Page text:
American manufacturing shrank for the first time in three years this summer.
On Tuesday, the Institute of Supply Management’s manufacturing index came in at 49.1 for the month of August — its lowest level since January 2016. Any number below 50 represents a contraction. The index was last below 50 in August 2016. Last month was the end of a 35-month expansion cycle, according to Timothy Fiore, chair of ISM’s manufacturing business survey committee.
Although one month is not a trend, it’s yet another data point that suggests a steady downturn at American factories.
US stocks, which were already down before ISM released its report, took a turn for the worse. The Dow sank 400 points Tuesday.
Trade remains the “most significant issue” for the manufacturing sector, Fiore said, “indicated by the strong contraction in new export orders.” The ISM’s new export orders index dropped to 43.3 in August, which was the lowest reading since April 2009.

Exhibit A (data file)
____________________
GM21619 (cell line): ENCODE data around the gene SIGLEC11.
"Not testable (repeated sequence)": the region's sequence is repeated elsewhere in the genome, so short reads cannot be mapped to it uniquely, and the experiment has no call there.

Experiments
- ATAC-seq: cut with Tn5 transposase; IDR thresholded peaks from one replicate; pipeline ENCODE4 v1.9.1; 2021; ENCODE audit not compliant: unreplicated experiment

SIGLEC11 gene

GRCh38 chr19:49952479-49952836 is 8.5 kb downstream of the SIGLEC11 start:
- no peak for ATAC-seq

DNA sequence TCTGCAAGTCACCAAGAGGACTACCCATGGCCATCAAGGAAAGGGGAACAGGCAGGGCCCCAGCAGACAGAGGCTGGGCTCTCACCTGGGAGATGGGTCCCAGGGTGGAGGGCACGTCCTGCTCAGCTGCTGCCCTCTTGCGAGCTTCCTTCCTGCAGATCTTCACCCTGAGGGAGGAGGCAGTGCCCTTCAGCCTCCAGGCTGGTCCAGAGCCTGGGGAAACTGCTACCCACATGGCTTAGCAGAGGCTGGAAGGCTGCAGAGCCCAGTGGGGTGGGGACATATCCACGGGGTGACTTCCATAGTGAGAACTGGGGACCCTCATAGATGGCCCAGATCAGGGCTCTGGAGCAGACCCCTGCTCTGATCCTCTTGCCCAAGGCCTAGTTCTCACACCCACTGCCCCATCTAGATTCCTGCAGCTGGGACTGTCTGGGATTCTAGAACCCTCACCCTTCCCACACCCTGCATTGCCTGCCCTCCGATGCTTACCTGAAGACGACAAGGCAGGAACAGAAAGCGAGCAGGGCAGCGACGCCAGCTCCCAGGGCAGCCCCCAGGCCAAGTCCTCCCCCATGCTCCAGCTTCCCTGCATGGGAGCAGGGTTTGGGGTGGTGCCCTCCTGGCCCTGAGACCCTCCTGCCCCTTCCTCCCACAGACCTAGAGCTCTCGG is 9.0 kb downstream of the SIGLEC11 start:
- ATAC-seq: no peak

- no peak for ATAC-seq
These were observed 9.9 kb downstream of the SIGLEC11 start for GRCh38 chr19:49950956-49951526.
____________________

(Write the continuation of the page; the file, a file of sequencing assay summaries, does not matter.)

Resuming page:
The index is calculated from a monthly survey of roughly 300 manufacturing firms across the country.
“The manufacturing sector has broken and is now in a recession. It’s official,” wrote MUFG chief financial economist Chris Rupkey in a note to investors. “The US trade war with the world has blown open a great big hole in manufacturers’ confidence, and it will be a miracle if the broader economy can continue to roll on with manufacturing in decline.”